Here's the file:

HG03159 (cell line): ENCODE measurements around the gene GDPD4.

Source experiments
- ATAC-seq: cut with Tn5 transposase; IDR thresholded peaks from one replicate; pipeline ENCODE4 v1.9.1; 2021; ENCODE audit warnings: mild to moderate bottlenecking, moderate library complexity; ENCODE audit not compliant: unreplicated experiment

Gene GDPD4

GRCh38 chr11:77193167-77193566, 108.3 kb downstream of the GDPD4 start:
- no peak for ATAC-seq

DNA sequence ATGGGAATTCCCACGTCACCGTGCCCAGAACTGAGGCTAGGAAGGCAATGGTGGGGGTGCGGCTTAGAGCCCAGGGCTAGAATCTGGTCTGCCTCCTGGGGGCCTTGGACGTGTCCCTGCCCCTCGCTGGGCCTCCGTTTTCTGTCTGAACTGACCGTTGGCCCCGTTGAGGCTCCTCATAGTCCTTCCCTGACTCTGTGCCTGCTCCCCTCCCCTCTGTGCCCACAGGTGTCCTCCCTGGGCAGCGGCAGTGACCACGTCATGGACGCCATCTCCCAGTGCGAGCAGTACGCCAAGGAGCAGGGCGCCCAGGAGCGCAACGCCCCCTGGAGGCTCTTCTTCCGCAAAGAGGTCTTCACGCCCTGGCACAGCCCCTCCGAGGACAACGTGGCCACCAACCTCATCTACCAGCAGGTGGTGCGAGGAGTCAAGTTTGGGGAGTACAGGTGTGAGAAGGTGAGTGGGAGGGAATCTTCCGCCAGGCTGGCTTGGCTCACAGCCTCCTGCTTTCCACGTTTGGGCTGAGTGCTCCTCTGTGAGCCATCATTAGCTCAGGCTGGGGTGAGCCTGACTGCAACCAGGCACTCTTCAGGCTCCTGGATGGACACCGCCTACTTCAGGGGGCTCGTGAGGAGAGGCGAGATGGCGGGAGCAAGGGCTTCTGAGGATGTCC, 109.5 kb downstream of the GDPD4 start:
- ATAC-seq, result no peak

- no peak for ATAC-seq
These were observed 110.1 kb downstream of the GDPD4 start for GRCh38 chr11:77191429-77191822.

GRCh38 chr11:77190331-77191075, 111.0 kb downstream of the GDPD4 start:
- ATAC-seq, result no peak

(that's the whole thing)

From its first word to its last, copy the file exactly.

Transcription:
HG03159 (cell line): ENCODE measurements around the gene GDPD4.

Source experiments
- ATAC-seq: cut with Tn5 transposase; IDR thresholded peaks from one replicate; pipeline ENCODE4 v1.9.1; 2021; ENCODE audit warnings: mild to moderate bottlenecking, moderate library complexity; ENCODE audit not compliant: unreplicated experiment

Gene GDPD4

GRCh38 chr11:77193167-77193566, 108.3 kb downstream of the GDPD4 start:
- no peak for ATAC-seq

DNA sequence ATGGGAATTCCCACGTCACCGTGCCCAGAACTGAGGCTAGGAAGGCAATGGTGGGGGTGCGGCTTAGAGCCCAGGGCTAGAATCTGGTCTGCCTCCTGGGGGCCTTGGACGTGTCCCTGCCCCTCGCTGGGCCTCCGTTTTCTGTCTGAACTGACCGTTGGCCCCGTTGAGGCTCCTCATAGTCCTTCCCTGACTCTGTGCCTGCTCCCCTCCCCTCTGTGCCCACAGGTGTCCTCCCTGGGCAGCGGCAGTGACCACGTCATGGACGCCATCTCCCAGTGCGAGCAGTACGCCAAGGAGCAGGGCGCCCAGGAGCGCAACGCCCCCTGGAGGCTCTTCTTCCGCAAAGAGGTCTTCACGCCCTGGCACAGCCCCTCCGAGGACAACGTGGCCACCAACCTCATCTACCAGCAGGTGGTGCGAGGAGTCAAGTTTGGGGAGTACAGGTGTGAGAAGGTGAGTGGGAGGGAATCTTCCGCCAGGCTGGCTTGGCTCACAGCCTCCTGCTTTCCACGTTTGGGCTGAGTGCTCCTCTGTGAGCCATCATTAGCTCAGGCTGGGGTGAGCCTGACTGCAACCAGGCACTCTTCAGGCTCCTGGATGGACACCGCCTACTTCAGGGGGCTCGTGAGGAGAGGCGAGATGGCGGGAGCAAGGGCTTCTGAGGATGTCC, 109.5 kb downstream of the GDPD4 start:
- ATAC-seq, result no peak

- no peak for ATAC-seq
These were observed 110.1 kb downstream of the GDPD4 start for GRCh38 chr11:77191429-77191822.

GRCh38 chr11:77190331-77191075, 111.0 kb downstream of the GDPD4 start:
- ATAC-seq, result no peak